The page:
Hypertriglyceridemia and lowered HDL may increase a patient’s cardiovascular risk status. Although no causal relationship has been established, there have been postmarketing reports of acute myocardial infarction or thromboembolic events in patients on therapy with acitretin. In addition, elevation of serum triglycerides to greater than 800 mg/dL has been associated with fatal fulminant pancreatitis. Therefore, dietary modifications, reduction in dose of acitretin, or drug therapy should be employed to control significant elevations of triglycerides. If, despite these measures, hypertriglyceridemia and low HDL levels persist, the discontinuation of acitretin should be considered.
The eyes and vision of 329 subjects treated with acitretin were examined by ophthalmologists. The findings included dry eyes (23%), irritation of eyes (9%), and brow and lash loss (5%). The following were reported in less than 5% of patients: Bell’s Palsy, blepharitis and/or crusting of lids, blurred vision, conjunctivitis, corneal epithelial abnormality, cortical cataract, decreased night vision, diplopia, itchy eyes or eyelids, nuclear cataract, pannus, papilledema, photophobia, posterior subcapsular cataract, recurrent sties, and subepithelial corneal lesions.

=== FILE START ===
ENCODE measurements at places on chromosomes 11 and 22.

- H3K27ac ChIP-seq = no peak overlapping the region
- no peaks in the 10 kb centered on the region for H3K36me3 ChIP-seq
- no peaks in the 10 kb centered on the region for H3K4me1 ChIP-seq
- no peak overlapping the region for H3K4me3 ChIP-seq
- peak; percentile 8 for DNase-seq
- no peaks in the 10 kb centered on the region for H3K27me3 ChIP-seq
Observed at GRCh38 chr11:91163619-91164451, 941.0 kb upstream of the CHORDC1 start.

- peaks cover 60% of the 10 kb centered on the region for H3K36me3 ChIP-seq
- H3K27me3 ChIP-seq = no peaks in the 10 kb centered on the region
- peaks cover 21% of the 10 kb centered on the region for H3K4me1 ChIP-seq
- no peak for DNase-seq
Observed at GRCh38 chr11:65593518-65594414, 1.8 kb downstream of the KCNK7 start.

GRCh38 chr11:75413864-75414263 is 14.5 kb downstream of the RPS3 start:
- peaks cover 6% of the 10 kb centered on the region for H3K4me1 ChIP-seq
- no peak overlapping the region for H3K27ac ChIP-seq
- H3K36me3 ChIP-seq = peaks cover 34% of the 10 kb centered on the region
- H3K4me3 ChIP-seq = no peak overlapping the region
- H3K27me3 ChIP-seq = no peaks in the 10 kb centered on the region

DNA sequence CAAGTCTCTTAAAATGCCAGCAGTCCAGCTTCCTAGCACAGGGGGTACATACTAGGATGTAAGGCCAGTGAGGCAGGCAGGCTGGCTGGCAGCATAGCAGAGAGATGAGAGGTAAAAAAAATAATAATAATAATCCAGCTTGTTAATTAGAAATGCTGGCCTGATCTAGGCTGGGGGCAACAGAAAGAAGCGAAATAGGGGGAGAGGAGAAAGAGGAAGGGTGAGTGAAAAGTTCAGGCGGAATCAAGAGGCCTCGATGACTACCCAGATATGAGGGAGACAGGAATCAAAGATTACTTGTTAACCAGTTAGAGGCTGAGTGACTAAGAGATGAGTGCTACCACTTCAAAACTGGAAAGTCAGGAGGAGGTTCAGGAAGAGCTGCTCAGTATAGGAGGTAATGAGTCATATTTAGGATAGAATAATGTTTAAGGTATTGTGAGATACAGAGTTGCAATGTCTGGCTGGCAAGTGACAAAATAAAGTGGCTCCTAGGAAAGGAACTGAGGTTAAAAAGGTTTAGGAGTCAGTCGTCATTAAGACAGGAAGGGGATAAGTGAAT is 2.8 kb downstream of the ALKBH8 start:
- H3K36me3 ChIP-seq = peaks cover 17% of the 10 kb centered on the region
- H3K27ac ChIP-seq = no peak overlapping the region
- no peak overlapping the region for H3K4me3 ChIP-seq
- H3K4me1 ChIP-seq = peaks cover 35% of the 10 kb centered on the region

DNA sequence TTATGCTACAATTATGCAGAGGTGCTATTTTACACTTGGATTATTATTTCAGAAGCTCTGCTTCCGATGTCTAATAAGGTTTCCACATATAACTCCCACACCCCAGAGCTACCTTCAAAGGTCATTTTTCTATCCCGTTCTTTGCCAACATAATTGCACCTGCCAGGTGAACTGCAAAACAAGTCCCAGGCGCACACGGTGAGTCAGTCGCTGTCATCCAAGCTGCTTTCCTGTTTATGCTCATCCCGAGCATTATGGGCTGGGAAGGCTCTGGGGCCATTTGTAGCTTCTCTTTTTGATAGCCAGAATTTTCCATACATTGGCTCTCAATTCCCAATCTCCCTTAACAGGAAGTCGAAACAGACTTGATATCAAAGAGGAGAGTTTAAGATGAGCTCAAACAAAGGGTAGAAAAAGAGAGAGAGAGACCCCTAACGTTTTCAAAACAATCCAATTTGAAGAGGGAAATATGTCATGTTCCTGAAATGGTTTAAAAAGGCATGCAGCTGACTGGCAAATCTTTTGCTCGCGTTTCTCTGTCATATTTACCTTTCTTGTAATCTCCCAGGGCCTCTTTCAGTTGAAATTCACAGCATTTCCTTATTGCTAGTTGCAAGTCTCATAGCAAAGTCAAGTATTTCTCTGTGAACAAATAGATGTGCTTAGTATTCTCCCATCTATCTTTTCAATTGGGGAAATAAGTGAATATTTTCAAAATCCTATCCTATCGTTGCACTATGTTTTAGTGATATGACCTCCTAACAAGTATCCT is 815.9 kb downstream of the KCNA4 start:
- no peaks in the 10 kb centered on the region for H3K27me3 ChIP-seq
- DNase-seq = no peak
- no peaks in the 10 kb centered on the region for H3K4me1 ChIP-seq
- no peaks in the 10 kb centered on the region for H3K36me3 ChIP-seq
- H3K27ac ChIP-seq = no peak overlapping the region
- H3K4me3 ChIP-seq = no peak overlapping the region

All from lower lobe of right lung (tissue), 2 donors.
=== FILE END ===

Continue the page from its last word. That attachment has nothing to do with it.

Any patient treated with acitretin who is experiencing visual difficulties should discontinue the drug and undergo ophthalmologic evaluation.
Lipid elevations occur in 25% to 50% of patients treated with acitretin. Triglyceride increases sufficient to be associated with pancreatitis are much less common, although fatal fulminant pancreatitis has been reported. There have been rare reports of pancreatitis during therapy with acitretin in the absence of hypertriglyceridemia.
Acitretin and other retinoids administered orally have been associated with cases of pseudotumor cerebri (benign intracranial hypertension). Some of these events involved concomitant use of isotretinoin and tetracyclines. However, the event seen in a single patient receiving acitretin was not associated with tetracycline use. Early signs and symptoms include papilledema, headache, nausea and vomiting, and visual disturbances. Patients with these signs and symptoms should be examined for papilledema and, if present, should discontinue acitretin immediately and be referred for neurological evaluation and care. Since both acitretin and tetracyclines can cause increased intracranial pressure, their combined use is contraindicated (see CONTRAINDICATIONS).